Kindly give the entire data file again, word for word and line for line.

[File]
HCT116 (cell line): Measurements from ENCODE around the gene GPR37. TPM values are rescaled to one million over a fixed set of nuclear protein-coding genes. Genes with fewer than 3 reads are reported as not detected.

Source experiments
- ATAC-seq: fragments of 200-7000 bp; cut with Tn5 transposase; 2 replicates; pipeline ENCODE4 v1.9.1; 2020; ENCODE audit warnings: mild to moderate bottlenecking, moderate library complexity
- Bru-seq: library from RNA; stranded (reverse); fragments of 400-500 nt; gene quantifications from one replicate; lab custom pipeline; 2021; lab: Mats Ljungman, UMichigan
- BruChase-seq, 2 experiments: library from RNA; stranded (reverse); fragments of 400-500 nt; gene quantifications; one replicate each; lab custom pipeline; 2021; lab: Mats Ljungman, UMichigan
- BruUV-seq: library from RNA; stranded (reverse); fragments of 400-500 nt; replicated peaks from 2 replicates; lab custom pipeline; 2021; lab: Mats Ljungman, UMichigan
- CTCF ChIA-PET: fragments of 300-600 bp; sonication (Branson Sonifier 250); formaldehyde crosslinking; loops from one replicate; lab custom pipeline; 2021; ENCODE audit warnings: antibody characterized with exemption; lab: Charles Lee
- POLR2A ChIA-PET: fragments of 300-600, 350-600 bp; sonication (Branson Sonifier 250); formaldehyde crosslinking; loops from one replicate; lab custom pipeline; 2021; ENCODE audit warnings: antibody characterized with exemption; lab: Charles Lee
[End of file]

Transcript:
HCT116 (cell line): Measurements from ENCODE around the gene GPR37. TPM values are rescaled to one million over a fixed set of nuclear protein-coding genes. Genes with fewer than 3 reads are reported as not detected.

Source experiments
- ATAC-seq: fragments of 200-7000 bp; cut with Tn5 transposase; 2 replicates; pipeline ENCODE4 v1.9.1; 2020; ENCODE audit warnings: mild to moderate bottlenecking, moderate library complexity
- Bru-seq: library from RNA; stranded (reverse); fragments of 400-500 nt; gene quantifications from one replicate; lab custom pipeline; 2021; lab: Mats Ljungman, UMichigan
- BruChase-seq, 2 experiments: library from RNA; stranded (reverse); fragments of 400-500 nt; gene quantifications; one replicate each; lab custom pipeline; 2021; lab: Mats Ljungman, UMichigan
- BruUV-seq: library from RNA; stranded (reverse); fragments of 400-500 nt; replicated peaks from 2 replicates; lab custom pipeline; 2021; lab: Mats Ljungman, UMichigan
- CTCF ChIA-PET: fragments of 300-600 bp; sonication (Branson Sonifier 250); formaldehyde crosslinking; loops from one replicate; lab custom pipeline; 2021; ENCODE audit warnings: antibody characterized with exemption; lab: Charles Lee
- POLR2A ChIA-PET: fragments of 300-600, 350-600 bp; sonication (Branson Sonifier 250); formaldehyde crosslinking; loops from one replicate; lab custom pipeline; 2021; ENCODE audit warnings: antibody characterized with exemption; lab: Charles Lee